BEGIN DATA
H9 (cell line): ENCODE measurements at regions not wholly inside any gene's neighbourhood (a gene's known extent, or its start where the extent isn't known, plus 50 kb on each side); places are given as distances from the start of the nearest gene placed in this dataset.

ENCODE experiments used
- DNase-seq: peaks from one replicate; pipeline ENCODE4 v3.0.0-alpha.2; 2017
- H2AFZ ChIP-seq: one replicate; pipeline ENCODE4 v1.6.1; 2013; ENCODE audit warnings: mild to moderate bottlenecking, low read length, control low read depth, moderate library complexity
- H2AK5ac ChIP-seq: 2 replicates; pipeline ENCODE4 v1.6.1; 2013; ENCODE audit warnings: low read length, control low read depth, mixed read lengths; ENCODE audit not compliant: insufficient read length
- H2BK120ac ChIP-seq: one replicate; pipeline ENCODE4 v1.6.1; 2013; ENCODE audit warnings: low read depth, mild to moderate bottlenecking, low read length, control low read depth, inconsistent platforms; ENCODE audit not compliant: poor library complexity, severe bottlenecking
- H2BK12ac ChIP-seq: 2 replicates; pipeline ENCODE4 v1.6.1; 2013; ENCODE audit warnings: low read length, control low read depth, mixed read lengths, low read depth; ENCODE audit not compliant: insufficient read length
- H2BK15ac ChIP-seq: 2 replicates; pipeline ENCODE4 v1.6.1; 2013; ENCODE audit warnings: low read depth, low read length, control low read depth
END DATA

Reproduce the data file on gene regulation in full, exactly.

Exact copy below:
H9 (cell line): ENCODE measurements at regions not wholly inside any gene's neighbourhood (a gene's known extent, or its start where the extent isn't known, plus 50 kb on each side); places are given as distances from the start of the nearest gene placed in this dataset.

ENCODE experiments used
- DNase-seq: peaks from one replicate; pipeline ENCODE4 v3.0.0-alpha.2; 2017
- H2AFZ ChIP-seq: one replicate; pipeline ENCODE4 v1.6.1; 2013; ENCODE audit warnings: mild to moderate bottlenecking, low read length, control low read depth, moderate library complexity
- H2AK5ac ChIP-seq: 2 replicates; pipeline ENCODE4 v1.6.1; 2013; ENCODE audit warnings: low read length, control low read depth, mixed read lengths; ENCODE audit not compliant: insufficient read length
- H2BK120ac ChIP-seq: one replicate; pipeline ENCODE4 v1.6.1; 2013; ENCODE audit warnings: low read depth, mild to moderate bottlenecking, low read length, control low read depth, inconsistent platforms; ENCODE audit not compliant: poor library complexity, severe bottlenecking
- H2BK12ac ChIP-seq: 2 replicates; pipeline ENCODE4 v1.6.1; 2013; ENCODE audit warnings: low read length, control low read depth, mixed read lengths, low read depth; ENCODE audit not compliant: insufficient read length
- H2BK15ac ChIP-seq: 2 replicates; pipeline ENCODE4 v1.6.1; 2013; ENCODE audit warnings: low read depth, low read length, control low read depth